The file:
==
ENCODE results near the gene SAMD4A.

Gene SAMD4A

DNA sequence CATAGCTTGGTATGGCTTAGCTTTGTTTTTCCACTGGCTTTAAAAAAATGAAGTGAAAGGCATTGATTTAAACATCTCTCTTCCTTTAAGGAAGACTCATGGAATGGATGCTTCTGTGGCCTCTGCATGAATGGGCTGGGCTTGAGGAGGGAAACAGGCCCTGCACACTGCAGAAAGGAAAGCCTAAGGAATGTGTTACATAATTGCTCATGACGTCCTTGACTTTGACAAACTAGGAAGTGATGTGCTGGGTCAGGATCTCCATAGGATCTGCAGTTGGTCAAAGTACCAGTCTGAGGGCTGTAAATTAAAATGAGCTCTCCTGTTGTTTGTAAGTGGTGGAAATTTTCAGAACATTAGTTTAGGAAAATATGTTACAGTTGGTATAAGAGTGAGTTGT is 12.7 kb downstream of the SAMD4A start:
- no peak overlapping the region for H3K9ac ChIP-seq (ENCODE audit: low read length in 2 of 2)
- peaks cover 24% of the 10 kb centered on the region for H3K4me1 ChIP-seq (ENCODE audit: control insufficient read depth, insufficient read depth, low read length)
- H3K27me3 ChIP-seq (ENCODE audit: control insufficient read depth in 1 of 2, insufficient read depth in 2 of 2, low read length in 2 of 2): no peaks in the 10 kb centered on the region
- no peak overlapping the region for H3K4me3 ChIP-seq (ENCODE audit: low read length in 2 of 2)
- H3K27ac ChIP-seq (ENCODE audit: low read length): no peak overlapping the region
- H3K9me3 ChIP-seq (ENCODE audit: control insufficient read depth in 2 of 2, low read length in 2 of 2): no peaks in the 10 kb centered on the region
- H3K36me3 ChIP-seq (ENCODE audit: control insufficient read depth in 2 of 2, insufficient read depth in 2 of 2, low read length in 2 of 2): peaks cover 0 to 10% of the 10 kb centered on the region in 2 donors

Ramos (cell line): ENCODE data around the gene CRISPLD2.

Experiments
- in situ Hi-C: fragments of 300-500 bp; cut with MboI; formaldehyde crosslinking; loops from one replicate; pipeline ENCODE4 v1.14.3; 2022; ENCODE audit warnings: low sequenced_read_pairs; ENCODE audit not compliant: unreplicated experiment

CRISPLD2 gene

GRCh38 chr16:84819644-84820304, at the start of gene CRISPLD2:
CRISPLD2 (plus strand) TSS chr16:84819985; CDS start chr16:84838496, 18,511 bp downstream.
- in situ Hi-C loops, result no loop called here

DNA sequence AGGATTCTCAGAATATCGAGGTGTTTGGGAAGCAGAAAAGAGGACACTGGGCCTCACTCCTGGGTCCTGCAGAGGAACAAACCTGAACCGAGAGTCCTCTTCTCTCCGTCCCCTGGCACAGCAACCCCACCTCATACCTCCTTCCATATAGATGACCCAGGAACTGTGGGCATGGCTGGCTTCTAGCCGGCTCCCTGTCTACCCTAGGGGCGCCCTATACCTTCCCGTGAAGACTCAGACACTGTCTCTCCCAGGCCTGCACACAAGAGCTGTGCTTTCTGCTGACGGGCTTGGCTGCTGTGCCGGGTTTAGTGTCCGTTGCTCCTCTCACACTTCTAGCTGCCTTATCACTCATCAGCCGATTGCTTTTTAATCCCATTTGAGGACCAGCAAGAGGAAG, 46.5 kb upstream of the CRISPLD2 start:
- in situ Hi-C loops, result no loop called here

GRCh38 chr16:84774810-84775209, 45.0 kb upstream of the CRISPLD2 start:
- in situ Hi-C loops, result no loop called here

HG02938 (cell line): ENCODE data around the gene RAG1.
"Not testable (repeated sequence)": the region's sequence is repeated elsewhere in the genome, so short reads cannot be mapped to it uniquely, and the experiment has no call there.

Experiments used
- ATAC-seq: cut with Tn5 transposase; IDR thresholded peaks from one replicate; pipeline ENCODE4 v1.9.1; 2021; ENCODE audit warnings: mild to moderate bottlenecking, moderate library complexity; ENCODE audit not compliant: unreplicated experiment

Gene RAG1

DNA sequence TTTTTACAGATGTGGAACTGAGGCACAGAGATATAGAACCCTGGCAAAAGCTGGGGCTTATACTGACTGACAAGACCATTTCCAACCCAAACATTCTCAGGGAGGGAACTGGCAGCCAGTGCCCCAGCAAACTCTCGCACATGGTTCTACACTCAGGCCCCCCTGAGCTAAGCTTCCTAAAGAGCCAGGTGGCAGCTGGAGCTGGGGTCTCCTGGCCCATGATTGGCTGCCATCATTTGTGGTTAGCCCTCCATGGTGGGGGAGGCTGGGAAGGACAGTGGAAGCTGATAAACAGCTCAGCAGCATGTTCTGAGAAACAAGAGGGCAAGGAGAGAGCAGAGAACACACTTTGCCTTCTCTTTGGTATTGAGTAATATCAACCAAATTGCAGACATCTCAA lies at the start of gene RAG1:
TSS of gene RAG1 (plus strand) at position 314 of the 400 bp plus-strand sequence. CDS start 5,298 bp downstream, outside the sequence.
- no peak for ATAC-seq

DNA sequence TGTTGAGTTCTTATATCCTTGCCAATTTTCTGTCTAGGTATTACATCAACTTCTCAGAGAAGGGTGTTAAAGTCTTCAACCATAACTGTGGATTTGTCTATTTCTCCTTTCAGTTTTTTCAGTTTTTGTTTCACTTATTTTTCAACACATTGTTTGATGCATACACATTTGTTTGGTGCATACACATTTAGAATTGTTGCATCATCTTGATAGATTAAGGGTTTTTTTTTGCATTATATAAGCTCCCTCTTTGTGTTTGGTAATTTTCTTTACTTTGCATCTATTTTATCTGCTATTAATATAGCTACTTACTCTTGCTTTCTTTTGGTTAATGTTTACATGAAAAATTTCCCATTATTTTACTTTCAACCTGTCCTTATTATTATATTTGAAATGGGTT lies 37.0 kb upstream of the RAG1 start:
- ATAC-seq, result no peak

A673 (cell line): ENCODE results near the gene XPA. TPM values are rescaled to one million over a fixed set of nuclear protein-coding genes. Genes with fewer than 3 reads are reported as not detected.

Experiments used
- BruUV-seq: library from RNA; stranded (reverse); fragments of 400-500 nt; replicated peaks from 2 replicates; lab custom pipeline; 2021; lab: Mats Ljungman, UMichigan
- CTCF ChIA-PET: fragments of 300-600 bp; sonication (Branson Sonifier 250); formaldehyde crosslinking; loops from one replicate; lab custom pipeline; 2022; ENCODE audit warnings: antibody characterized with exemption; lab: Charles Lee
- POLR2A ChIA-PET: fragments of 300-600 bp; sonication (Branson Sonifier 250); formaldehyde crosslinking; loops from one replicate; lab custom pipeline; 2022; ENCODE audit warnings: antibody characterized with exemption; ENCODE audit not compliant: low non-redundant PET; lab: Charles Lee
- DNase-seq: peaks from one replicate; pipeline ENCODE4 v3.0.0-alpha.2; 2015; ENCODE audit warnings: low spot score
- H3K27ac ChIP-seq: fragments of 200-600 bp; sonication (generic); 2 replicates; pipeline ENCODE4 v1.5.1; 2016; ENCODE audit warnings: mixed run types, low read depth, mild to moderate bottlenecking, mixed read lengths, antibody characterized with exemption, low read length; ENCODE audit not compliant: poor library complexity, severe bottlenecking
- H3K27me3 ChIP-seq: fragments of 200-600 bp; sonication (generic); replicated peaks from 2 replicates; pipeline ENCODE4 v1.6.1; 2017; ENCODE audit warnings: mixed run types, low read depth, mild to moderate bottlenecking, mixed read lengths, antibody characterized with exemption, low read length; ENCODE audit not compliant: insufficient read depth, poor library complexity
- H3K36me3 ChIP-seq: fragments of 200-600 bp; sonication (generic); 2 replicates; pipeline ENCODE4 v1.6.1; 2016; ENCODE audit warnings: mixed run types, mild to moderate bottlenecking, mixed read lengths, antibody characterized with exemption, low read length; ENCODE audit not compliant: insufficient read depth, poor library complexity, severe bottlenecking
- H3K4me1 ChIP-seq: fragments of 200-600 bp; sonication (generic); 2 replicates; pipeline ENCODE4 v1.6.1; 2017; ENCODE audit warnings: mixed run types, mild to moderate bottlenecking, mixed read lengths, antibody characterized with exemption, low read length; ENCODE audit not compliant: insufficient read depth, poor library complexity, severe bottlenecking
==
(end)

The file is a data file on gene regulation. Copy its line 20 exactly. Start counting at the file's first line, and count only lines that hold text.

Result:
GRCh38 chr16:84774810-84775209, 45.0 kb upstream of the CRISPLD2 start: